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advocate to name him their 2013 person of the year, to theaut outrageof many of their readers. the pope did not deserve the honour. >> this june pope francis made head lines when he issued this headline, calling climate change a big challenge. the bus lead one house republican to announce he'll skip the pope's address to congress this thursday. pope francis played a key behind the scenes role in re-establishing diplomatic relations between cuba and the united states. cuba's communist president said he was so impressed by the pope he may return to the church. >> in the name of the father and of the son and of the holy spirit. other questions of catholic teaching, divorce, marriage - this pope started by asking
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members of the church their views. sending a survey to every diocese asking questions. what's it like to be a divorced and married catholic and e live according to the teaching of birth control. what is if like trying to live family. >> reporter: do you think the church is interested in hearing those answers? >> i think he is. i think the church was not sure how to interpret the answers. i'm not sure if the church knows how to interpret them. he told us we shouldn't be frayed of that, we should be -- be afraid of that. we should be willing to listen. >> pope francis is acting on what he is hearing. the vatican announced rules to speed up the process of annulment, allowing catholics to participate in the sackry meant. >> what is the most revolutionary thing. that's when you look outwards
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that way, you say things like who am i to judge. then you say things like "i want to engage and remarry and make sure they know to belong. that's fundamentally understanding the popes, the a papal visit. the making of a saint and why so many americans are focussed on the since.
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pass welcome back to st. patrick's, the oldest parish in washington d.c., an early stop on pope francis's historic tour. the original tour was built on
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site to serve the irish stonemasons who came to build the white house. it's that parts of the church's history that explains why the pope is stopping here. it's a church this was built to serve not the great leaders, but its labourers. we discussed that with monsignor. >> christ was always out there with sinners, profit it utes. he was out there for him. this pope is following the scriptures and examples. the pope has a great love for the people. he loves the poor, and he's preaching and living the message of the gospels, to go forth to feed the hungry, and we are blessed because catholic charities are behind us. when the cope decided to come.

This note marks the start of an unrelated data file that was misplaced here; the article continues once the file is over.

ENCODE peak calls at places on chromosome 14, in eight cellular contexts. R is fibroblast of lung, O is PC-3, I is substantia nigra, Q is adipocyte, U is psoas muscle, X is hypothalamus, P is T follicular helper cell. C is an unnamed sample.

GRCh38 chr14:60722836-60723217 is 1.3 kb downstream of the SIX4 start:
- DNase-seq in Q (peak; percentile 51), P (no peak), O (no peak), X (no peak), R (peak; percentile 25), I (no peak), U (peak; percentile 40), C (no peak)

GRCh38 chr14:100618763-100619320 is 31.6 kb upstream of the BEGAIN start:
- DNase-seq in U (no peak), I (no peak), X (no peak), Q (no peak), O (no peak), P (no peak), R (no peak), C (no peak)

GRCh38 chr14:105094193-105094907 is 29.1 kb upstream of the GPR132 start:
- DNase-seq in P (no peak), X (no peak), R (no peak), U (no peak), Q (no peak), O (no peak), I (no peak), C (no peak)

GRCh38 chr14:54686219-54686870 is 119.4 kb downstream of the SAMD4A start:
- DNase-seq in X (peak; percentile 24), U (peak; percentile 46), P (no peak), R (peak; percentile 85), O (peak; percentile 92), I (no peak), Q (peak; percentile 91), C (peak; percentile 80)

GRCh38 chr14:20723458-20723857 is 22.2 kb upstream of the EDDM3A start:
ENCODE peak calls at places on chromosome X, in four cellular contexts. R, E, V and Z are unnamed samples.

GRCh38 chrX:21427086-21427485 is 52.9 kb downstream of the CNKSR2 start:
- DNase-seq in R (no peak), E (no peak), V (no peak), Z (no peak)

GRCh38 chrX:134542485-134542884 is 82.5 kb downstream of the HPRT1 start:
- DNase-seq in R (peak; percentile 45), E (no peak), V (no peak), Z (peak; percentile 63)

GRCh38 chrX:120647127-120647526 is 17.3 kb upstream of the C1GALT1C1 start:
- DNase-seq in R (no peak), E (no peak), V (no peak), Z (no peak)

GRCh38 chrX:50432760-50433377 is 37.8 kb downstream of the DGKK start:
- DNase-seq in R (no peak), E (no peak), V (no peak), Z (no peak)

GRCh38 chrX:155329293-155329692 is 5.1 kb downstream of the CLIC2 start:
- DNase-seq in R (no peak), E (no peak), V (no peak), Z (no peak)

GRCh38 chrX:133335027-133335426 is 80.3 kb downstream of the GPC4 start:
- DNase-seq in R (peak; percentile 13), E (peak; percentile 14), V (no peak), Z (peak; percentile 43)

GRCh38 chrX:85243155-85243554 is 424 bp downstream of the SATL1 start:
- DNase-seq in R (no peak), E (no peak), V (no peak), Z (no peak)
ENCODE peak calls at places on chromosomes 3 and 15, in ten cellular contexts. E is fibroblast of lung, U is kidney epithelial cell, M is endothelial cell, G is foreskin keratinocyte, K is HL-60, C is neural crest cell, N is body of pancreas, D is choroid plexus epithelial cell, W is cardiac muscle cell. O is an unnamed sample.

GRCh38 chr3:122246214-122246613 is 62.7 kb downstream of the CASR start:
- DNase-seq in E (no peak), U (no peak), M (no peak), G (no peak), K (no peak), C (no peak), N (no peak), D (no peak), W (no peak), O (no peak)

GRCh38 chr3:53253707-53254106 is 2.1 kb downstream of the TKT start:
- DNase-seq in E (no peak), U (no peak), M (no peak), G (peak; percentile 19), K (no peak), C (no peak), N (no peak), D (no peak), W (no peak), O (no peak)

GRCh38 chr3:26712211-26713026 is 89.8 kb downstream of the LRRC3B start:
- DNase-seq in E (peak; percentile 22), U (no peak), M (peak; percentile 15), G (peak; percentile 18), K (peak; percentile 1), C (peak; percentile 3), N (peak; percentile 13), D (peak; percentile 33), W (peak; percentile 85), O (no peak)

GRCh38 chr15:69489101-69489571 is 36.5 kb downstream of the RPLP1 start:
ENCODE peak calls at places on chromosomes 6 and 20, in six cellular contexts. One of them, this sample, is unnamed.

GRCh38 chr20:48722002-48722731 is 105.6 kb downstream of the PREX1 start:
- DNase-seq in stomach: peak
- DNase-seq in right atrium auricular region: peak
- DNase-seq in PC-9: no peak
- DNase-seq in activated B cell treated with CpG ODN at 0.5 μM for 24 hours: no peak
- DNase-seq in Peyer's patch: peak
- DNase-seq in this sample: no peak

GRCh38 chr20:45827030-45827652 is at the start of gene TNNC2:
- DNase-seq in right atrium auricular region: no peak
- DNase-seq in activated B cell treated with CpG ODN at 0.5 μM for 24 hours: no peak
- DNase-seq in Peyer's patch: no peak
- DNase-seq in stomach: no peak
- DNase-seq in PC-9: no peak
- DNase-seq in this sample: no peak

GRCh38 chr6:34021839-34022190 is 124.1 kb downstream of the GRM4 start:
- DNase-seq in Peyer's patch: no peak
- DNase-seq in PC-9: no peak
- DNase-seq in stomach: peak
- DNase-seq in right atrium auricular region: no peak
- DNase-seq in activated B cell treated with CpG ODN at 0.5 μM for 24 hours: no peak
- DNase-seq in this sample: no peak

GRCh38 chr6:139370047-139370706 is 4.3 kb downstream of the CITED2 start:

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naturally he wanted to come to the catholic charities. and we are blessed because we are right here. they feel the pride. the people that bep -- belong to the parish feel the pride. with all the history. it will be visited by the holy father. they'll beam with pride. too much is a sin, but in this case, it's good pride. this is the pope. na makes it falling above the other visitors that have been here. it's the pope, the vicar of christ. our holy father. >> what do you see in your church.
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how has he influenced your congregation, your people? >> i think his life type. we can preach the gospel, to be kind, to be compassionate. if we walk by those in need, if we turn our back on those who are asking for assistance, they are just needs. this holy father preaches and lives it. >> he came with a number of surprises. what is the biggest to you. >> i love the fact when he said who am i to gauge about gays and lesbians. >> yes. >> he's just reminding us what christ did and said. >> nevertheless there are
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catholics that are concerned that he's going towards a less traditional view of the role. >> i think he is a traditionalist. he is telling us we don't have the right to judge. that's what we do sometimes, we judge. because in person is gay. because this person had an abortion. because this person is poor. they are not like me. i don't want to associate with them. he's telling us we are all god's children, no matter what we do, no matter how we act. god never turns his back on any of us, so why should i turn my back on people. >> a lot of people may say the pope is the leader of catholics, why is there focus by everyone on the pope's visit. why is it a big deal to all
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catholic. >> wherever he goes, whenever he is hugging or blessing someone. he doesn't say to the mother, is this child catholic. he does not say to the person, are you catholic, he sees christ in all people. and i think all people are seeing christ in him. he said that he doesn't believe he'll have long in the papacy, believing that it could be relatively short. five, seven years, perhaps. less than 10. can you see what his blessing might be? >> his leg as si is built every day. he is going in many directions, doing so much for the church, so much for the people of god, all people of god. >> i don't want to speculate what his legacy will be, nor would i want to speculate on how long he will be here. he's not sure how long he'll be here. god knows.
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himself. next in the special coverage, saint or sinner - pope francis's choice and why it's a mixed blessing. test.
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>> i've been asked to keep my voice down
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.eep my voice down >> pope francis steps on new ground throughout his trip here at st. patrick's, becoming the first pope to visit the oldest parish in the capital stip. the visit will park another first, the canonization of an